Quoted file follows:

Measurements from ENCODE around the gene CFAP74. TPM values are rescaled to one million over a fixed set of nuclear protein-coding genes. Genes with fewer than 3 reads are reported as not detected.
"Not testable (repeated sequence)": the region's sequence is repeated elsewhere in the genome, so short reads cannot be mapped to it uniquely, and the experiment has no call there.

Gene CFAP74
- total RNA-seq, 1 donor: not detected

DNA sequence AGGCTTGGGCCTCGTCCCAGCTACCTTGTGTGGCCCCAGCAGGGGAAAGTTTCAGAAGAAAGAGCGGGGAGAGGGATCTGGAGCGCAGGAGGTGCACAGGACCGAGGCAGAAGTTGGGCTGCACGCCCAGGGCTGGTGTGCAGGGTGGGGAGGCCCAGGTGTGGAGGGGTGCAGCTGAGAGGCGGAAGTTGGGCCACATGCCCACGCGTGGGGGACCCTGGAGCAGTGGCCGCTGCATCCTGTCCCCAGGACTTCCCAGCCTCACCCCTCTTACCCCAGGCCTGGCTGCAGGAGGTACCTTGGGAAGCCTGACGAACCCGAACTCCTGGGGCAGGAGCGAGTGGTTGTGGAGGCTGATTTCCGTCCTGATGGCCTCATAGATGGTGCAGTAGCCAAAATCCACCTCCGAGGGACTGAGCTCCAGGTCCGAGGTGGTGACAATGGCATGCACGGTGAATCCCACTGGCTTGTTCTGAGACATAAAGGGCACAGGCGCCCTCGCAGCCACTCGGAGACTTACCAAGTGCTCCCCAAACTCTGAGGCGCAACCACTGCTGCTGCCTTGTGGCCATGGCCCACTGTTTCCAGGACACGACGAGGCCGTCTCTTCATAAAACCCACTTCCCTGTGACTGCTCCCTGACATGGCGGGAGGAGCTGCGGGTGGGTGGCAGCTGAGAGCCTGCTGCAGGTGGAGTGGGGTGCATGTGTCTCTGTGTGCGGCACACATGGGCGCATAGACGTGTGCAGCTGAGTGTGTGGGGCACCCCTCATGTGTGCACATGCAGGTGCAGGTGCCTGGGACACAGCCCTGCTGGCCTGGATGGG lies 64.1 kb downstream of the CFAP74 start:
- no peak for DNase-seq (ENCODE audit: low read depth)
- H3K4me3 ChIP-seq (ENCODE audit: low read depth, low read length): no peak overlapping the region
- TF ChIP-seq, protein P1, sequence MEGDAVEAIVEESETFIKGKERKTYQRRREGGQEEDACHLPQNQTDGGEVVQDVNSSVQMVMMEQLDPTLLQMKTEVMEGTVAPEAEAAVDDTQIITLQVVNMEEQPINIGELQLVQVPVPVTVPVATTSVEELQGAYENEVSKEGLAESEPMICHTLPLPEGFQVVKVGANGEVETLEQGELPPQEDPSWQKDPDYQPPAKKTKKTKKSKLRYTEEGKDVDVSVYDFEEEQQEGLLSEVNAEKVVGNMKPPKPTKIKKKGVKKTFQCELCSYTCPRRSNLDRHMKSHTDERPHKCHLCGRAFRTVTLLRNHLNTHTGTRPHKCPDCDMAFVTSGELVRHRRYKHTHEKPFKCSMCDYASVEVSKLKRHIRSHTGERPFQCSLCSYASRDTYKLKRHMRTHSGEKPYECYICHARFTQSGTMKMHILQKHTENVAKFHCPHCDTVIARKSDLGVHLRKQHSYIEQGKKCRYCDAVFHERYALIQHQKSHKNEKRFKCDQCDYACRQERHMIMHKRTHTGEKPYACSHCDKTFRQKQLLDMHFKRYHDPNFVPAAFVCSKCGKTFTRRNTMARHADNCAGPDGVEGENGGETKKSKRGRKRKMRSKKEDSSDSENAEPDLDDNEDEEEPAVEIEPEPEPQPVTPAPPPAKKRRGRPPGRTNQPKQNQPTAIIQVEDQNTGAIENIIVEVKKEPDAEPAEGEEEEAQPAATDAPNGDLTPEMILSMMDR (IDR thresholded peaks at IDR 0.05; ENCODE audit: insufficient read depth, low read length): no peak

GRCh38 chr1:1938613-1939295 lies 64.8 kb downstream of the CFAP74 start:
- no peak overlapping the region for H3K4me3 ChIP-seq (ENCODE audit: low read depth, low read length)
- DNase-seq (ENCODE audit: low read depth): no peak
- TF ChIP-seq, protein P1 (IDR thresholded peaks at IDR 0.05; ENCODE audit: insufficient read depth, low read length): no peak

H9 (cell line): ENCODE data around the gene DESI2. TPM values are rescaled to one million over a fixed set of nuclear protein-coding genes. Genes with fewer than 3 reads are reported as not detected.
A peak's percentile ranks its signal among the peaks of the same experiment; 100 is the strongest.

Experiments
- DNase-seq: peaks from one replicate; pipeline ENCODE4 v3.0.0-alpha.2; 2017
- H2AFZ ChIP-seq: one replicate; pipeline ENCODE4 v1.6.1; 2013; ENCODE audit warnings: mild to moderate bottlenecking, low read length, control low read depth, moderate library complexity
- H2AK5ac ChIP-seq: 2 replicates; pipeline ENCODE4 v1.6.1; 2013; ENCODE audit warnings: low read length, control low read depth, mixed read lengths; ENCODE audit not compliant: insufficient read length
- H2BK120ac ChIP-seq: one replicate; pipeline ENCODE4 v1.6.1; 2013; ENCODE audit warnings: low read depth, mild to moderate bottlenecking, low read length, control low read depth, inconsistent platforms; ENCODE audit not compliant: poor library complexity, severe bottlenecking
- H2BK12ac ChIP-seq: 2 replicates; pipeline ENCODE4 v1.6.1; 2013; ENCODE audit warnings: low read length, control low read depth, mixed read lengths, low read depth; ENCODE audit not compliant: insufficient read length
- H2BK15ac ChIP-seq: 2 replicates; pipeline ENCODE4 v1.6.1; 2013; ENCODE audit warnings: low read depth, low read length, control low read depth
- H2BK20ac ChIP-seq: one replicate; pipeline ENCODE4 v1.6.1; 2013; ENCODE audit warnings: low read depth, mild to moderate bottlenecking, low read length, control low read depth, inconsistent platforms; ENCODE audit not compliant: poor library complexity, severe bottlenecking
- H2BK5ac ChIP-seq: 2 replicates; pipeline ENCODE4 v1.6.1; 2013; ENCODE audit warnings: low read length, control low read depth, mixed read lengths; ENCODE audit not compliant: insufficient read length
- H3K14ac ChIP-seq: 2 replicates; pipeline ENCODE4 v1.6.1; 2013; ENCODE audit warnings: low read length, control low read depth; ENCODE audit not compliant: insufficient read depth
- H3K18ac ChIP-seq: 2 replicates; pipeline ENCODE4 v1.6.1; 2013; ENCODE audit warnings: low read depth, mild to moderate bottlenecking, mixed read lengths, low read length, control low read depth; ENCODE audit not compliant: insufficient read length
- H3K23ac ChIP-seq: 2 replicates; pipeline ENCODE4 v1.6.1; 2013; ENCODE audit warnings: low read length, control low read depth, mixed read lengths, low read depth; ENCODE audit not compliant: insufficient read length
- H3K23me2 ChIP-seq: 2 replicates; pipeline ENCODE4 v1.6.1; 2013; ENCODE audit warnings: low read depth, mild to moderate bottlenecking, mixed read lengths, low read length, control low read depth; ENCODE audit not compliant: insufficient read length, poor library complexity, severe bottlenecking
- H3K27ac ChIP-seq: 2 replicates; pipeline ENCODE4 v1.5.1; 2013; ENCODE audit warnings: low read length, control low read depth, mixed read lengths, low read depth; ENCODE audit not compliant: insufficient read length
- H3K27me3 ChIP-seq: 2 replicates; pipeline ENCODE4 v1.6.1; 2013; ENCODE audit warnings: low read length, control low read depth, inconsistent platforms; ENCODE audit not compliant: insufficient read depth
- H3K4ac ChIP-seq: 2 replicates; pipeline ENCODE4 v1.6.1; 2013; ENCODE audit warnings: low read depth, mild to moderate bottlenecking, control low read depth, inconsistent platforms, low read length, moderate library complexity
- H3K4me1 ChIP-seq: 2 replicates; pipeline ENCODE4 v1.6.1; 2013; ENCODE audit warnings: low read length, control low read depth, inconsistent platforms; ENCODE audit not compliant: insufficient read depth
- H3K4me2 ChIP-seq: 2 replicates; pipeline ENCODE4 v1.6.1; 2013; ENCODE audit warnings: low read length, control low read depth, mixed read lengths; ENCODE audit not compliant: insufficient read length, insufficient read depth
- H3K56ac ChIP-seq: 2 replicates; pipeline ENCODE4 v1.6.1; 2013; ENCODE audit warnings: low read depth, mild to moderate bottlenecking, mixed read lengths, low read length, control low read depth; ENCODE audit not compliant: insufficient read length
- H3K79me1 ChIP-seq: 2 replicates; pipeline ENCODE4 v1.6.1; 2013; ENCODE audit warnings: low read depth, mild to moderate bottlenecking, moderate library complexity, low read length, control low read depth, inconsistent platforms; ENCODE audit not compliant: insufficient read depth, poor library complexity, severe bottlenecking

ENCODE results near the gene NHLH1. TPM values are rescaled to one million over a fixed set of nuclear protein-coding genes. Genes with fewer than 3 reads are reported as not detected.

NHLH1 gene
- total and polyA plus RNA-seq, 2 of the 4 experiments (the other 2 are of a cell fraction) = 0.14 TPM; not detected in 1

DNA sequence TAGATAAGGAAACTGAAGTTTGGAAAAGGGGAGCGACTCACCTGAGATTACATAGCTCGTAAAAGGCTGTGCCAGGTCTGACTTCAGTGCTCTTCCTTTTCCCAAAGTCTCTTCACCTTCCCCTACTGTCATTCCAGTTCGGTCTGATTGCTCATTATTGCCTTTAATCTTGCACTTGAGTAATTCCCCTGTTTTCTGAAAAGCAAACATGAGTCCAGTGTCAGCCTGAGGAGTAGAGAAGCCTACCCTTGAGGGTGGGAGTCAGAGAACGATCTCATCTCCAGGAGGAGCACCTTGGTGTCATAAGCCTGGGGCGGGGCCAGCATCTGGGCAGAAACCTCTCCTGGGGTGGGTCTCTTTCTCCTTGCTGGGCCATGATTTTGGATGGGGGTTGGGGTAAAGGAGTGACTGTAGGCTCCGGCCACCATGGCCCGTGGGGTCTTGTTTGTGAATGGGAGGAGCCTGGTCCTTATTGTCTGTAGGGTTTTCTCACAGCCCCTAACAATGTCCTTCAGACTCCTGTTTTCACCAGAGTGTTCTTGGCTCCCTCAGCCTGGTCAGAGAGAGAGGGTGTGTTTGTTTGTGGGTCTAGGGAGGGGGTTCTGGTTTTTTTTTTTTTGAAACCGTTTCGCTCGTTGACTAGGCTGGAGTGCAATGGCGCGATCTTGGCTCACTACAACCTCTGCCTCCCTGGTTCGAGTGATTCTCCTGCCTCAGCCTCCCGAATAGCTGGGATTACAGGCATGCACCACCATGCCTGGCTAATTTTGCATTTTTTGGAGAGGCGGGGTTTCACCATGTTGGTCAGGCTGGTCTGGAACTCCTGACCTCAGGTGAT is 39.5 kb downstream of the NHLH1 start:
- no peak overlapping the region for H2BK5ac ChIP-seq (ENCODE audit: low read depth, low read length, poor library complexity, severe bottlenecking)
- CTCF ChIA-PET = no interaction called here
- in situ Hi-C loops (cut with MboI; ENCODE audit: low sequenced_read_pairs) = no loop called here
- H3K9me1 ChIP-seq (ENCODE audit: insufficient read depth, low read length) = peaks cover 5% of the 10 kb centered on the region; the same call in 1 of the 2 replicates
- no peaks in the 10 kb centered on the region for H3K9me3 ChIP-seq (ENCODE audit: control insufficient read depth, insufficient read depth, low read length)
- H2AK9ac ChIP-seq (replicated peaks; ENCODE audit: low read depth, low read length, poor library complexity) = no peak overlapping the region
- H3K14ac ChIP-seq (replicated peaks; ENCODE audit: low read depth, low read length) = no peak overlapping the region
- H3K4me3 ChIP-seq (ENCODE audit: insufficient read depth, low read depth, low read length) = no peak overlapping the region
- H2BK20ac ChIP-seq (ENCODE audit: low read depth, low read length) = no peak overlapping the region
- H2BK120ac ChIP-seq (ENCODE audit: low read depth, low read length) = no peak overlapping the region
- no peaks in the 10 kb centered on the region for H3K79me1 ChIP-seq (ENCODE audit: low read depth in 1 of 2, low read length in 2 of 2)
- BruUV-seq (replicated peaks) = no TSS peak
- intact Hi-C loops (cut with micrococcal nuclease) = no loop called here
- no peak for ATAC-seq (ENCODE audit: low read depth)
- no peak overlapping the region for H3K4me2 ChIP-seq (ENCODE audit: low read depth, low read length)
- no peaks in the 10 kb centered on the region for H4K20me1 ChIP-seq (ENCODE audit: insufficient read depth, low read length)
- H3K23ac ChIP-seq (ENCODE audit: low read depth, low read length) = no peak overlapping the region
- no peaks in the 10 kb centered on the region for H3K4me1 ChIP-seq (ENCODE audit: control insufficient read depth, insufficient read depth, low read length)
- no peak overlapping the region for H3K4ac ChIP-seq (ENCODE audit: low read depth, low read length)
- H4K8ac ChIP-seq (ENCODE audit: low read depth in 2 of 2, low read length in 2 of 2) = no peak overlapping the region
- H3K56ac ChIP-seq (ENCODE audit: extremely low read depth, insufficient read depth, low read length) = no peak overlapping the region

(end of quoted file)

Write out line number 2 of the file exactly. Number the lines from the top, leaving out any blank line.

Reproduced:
"Not testable (repeated sequence)": the region's sequence is repeated elsewhere in the genome, so short reads cannot be mapped to it uniquely, and the experiment has no call there.